|Subject||RE: [IBO] Long batch|
> -----Original Message-----long
> From: Renato Martins [mailto:renato@...]
> Sent: Wednesday, December 05, 2001 7:14 AM
> To: email@example.com
> Subject: [IBO] Long batch
> I´ve got a query which updates a table, record by record. It tooks a
> time to run (with a local server, it takes about 14 minutes; I´ve gotThats definitely too long
> 1000 records, which get their values through lots of queries...).
> I´ve noticed a great disk activity in the process. It seems that everyLet's see...TFields are only available in the TIBO-Components. Are you
> update I make (by setting a TField's value), is written to disk.
doing the updates with them?
> Two questions:I
> 1. Is there a way to apply the whole update only at the end of the
> and do the work "silently" (I couldn´t create an SP to do the job, the
> values are obtained from really complex conditions...)?? I mean, as if
> wasWell, almost nothing is too complex to not be used in a Stored
> using TClientDataSet, but without the record fetching...
Take the complex queries and put them into SP's. Select the Result of
the SP and do only the additional calculations which are not directly
related to SQL into your app.
> BTW, I am already using TIB_Cursor, and TIB_Query, with a TIB_DSQLhere
> 2. If I update a record (by putting it in edit mode through code,
> changing their TField values), doesn´t call Post, and then I move toUse exactly one IB_Query or IB_Cursor to update the statements. For all
> record, is it going to be updated????
other SQL-Stuff use separate queries/cursors.
Start a transaction manually for the update, and use a separate
transaction for all the other stuff. Don't set the update-query into
edit-mode until you have done all calculations and update it in the last
possible moment. After that, move to the next (after posting) and start
from the beginning.
Your disc-activities are not resulting from saving the record (this is a
very cheap operation) but from the additional continuous fetching of
rows in the other queries. Remember a few things:
In the additional queries, only fetch the rows you really need, and only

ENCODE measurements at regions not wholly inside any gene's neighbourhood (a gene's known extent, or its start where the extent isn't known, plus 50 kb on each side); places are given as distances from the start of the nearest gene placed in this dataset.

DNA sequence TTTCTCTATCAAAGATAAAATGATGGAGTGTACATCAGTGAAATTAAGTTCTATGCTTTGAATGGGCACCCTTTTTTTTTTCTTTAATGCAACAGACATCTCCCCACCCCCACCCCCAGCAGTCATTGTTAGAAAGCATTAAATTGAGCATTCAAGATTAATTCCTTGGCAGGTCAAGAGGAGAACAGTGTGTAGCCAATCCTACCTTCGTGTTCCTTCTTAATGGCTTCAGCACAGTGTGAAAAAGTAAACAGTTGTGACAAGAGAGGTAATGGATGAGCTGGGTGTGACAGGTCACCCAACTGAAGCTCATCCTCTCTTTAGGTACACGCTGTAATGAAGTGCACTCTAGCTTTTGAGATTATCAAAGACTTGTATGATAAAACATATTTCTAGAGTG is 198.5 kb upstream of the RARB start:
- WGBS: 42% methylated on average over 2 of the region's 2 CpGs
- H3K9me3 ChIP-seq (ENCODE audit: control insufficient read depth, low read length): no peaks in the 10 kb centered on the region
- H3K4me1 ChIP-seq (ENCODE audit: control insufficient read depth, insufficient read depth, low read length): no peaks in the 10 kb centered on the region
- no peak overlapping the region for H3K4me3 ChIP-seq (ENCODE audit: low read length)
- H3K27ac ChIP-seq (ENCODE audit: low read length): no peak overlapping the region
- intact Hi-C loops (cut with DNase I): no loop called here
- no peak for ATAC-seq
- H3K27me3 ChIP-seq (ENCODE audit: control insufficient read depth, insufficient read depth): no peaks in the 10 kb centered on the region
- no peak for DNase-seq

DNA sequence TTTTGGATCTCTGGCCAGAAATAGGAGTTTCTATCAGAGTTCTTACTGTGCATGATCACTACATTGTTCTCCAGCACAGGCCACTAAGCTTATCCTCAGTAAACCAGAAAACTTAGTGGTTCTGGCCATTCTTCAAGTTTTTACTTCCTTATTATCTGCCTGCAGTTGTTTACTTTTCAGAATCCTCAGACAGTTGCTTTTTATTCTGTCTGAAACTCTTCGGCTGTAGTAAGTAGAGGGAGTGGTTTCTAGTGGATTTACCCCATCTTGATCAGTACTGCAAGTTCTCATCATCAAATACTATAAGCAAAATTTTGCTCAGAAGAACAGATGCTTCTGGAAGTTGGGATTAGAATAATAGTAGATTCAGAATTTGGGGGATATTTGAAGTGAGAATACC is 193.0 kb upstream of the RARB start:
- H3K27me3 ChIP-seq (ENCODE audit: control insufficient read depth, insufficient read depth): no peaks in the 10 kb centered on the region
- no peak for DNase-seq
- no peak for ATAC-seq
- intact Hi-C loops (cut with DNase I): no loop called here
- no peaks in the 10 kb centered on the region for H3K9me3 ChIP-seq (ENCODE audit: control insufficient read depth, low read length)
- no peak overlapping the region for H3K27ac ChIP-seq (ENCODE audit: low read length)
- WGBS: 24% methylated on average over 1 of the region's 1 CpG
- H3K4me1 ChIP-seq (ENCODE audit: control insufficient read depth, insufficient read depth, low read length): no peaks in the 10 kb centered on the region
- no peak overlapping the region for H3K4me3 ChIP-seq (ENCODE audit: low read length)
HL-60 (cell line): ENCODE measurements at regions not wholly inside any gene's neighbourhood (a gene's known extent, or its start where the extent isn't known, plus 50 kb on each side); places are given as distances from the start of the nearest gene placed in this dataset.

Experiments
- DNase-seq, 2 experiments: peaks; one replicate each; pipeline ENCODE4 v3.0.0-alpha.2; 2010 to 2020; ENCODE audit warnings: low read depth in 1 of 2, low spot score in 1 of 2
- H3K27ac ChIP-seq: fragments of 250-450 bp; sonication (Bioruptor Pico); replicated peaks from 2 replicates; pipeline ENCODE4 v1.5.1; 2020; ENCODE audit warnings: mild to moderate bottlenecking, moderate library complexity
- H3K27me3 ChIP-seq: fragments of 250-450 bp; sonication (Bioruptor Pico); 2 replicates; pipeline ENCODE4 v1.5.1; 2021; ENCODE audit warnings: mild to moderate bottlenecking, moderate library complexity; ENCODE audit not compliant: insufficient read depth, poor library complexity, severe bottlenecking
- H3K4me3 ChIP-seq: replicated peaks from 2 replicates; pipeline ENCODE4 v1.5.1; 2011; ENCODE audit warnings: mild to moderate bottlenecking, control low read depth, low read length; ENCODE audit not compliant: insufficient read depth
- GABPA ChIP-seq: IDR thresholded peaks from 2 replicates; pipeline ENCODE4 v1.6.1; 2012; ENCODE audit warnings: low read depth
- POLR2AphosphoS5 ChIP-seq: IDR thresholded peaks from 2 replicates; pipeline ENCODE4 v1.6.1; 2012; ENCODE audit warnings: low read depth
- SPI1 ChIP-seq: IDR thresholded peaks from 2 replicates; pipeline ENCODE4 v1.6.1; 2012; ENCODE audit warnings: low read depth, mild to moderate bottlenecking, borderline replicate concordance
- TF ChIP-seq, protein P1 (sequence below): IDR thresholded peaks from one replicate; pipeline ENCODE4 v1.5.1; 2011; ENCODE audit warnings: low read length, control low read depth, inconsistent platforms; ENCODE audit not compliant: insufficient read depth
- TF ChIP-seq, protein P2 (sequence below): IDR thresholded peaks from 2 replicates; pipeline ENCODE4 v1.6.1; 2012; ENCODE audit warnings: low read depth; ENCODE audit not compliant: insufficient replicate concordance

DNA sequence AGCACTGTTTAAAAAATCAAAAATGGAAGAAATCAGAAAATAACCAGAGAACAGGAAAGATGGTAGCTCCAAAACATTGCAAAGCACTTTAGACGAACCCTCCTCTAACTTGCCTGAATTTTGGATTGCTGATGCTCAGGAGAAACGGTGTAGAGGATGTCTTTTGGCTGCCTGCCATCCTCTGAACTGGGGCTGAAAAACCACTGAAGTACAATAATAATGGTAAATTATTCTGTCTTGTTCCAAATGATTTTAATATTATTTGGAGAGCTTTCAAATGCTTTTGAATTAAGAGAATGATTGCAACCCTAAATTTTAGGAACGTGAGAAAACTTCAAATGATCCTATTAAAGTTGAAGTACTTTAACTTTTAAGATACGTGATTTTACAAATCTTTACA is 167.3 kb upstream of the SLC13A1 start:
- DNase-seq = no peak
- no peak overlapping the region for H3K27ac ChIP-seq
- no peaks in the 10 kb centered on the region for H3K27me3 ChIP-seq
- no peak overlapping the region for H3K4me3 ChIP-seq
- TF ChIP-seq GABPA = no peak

put the columns you really need into the select-statement. Use proper
where-clauses to reduce the result-set instead of selecting them plain
and looping through the result-set manually. If you need calculations
for master-detail-datasets, put them into SP's to let the Server do the
fetching of rows internally (exreme performance-win) and only pull the
result-set into the client. Do never ever use locate or filter to find a
row, do it via a prepared query with a where-clause and parameters. See
if you have optimized the SQL you are using (proper use of joins where
possible, sub-optimizations with inline-selects, not issuing the same
SQL several times, proper where-clauses, proper use of ORDER BY to get
the relevant row as the guaranteed top-most one and so on)
I have a database, where I have 50.000 test-customers and 250.000
test-orders with about 2.000.000 test-order-items. If I change one
order-item, a trigger will call an SP and this will update the sum of
the order-item by calculating single-price*item-count*VAT-discount
(which is calculated again dynamically by volume-conditions entered in
for the article)-another fix discount, then the total-sum of the order
and also the total revenue generated with this customers by summing the
totals of all orders per customer for the affected customer. The whole
operation needs roughly half of a second, and manually changing the
item-count of roughly 100.000 order-items with an update-statement with
where-clause took me roughly half a minute. This is done with NO code on
If you could describe the case you're doing, the members of this list
could perhaps come up with a pretty good solution taking up much less
time to complete....